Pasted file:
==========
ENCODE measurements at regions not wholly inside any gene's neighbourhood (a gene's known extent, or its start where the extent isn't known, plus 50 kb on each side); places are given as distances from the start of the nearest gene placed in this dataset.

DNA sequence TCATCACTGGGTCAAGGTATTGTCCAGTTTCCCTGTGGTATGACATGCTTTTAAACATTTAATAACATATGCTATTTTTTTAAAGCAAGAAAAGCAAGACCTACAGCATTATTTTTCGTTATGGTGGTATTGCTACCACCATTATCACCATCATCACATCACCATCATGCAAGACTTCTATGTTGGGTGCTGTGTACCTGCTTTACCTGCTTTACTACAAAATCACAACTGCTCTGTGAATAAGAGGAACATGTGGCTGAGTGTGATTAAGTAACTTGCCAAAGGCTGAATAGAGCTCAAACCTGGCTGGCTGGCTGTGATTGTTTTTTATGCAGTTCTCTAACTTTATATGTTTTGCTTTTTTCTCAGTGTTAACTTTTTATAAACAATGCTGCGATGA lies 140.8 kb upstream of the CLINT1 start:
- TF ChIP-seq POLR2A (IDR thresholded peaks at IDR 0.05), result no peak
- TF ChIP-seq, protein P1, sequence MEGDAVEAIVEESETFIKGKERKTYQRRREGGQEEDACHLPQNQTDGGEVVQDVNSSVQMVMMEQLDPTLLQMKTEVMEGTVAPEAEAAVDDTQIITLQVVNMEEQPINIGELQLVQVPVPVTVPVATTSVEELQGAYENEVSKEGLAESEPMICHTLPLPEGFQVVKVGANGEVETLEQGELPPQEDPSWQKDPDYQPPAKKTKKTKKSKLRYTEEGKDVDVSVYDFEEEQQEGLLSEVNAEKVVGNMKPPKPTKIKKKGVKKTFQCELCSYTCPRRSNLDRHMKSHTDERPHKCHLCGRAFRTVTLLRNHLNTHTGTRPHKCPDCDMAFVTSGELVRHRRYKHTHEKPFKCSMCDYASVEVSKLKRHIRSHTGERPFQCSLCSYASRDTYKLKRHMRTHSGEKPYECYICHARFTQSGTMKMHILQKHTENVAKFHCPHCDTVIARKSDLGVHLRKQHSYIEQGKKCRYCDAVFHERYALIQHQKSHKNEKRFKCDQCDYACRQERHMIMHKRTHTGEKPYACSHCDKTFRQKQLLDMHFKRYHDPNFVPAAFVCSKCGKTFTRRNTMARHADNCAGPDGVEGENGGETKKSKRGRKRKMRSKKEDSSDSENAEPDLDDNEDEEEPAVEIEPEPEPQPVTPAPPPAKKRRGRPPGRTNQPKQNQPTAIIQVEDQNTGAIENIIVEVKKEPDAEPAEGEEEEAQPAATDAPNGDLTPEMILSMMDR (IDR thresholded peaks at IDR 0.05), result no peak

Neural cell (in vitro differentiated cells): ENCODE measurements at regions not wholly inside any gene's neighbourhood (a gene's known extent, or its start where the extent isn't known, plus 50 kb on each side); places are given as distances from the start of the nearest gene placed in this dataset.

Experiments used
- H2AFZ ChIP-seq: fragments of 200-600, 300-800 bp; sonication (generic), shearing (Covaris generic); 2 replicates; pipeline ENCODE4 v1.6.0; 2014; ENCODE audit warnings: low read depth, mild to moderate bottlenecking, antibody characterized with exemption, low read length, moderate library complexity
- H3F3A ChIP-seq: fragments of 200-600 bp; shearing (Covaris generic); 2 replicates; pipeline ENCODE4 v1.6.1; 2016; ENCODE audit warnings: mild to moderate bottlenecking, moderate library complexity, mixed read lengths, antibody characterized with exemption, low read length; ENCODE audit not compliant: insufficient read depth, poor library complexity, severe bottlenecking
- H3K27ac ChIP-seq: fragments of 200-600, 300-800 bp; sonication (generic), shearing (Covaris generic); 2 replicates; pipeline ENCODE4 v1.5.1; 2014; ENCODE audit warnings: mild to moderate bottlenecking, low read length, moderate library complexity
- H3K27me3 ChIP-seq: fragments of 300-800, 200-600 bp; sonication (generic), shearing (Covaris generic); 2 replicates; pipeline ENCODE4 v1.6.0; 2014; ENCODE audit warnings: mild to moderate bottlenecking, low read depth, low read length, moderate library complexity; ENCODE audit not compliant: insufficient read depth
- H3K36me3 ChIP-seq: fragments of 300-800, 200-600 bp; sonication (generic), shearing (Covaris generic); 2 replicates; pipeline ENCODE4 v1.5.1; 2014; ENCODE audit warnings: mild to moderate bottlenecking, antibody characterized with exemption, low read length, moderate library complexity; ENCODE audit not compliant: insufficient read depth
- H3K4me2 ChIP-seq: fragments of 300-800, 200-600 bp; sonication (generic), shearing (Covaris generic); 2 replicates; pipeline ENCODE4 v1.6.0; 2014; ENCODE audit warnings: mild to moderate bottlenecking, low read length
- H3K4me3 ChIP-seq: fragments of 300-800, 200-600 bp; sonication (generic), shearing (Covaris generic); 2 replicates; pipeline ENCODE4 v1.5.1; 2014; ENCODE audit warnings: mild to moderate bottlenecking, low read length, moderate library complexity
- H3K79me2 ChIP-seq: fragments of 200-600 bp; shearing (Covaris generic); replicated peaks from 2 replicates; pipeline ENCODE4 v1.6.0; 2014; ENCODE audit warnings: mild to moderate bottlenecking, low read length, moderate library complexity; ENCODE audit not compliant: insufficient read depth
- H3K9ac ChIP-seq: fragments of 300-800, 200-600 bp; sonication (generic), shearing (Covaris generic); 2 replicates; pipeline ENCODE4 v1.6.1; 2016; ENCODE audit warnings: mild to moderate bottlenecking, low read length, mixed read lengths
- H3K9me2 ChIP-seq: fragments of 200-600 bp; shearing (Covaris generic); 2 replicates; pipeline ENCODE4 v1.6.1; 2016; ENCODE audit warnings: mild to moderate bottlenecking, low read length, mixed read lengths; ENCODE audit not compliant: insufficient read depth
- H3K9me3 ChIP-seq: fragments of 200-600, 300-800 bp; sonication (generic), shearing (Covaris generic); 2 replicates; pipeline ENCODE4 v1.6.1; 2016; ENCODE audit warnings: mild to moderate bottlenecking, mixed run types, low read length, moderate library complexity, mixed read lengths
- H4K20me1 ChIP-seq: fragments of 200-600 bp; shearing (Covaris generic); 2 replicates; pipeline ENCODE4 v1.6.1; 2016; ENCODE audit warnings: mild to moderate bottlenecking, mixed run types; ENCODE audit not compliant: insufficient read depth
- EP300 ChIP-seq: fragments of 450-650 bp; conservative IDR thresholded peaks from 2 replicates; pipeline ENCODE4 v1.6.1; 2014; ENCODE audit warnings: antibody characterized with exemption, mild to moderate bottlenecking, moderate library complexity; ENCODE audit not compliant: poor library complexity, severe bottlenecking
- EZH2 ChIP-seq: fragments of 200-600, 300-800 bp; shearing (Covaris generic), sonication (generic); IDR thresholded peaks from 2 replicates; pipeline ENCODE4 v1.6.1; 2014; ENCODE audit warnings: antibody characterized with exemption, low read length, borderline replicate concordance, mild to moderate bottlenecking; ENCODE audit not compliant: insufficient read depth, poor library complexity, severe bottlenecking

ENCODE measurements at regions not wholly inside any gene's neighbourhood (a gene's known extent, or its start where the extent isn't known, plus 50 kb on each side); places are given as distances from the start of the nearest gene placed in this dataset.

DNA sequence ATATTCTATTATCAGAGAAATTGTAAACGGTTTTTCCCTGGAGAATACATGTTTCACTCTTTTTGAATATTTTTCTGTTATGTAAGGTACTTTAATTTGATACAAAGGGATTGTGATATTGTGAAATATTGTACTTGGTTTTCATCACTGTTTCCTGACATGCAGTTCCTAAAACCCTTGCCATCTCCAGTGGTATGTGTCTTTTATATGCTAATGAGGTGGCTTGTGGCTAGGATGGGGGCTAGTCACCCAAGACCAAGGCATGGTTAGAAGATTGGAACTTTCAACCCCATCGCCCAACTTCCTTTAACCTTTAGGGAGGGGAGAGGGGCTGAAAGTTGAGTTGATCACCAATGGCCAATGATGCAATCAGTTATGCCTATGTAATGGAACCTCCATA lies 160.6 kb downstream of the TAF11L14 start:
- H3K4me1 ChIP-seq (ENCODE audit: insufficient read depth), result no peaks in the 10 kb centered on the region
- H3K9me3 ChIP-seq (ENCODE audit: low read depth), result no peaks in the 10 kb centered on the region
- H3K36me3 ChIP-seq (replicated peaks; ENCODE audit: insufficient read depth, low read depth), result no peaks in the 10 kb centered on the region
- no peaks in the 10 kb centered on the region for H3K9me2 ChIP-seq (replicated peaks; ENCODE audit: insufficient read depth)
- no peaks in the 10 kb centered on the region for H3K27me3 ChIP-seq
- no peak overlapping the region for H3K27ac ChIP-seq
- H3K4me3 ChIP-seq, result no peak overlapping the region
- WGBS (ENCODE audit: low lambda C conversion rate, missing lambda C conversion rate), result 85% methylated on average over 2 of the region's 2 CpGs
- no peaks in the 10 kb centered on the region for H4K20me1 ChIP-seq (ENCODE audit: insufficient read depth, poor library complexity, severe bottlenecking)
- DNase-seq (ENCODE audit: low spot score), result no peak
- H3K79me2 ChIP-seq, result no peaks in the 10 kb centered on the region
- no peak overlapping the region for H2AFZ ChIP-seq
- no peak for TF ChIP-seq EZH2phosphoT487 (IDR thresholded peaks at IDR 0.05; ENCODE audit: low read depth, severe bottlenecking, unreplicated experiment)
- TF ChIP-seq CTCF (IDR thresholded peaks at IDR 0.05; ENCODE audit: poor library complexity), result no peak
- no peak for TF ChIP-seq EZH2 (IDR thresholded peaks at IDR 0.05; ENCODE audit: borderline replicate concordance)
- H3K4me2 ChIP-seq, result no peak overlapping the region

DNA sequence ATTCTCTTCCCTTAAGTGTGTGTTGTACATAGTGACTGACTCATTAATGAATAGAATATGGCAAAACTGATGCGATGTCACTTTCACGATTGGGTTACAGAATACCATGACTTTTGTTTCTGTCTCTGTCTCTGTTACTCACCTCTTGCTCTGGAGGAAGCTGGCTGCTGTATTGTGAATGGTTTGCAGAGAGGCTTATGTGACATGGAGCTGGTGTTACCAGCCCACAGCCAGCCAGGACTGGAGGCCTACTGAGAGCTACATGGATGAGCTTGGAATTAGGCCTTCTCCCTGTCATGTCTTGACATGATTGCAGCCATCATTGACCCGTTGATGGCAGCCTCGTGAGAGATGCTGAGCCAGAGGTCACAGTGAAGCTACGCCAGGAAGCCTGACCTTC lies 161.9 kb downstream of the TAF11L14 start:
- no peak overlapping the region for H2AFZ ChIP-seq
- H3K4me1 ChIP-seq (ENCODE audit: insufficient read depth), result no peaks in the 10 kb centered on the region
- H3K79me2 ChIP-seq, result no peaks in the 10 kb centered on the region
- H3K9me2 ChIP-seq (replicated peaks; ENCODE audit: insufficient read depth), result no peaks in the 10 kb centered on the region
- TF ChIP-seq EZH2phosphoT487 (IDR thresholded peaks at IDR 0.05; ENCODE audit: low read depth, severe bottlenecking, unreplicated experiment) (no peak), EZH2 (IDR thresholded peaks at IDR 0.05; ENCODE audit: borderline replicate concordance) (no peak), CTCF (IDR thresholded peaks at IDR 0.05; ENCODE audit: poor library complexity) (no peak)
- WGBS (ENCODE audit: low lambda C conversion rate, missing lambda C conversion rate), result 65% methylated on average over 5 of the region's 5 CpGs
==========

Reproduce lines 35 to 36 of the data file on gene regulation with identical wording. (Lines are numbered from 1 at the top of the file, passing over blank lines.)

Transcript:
- no peak for TF ChIP-seq EZH2phosphoT487 (IDR thresholded peaks at IDR 0.05; ENCODE audit: low read depth, severe bottlenecking, unreplicated experiment)
- TF ChIP-seq CTCF (IDR thresholded peaks at IDR 0.05; ENCODE audit: poor library complexity), result no peak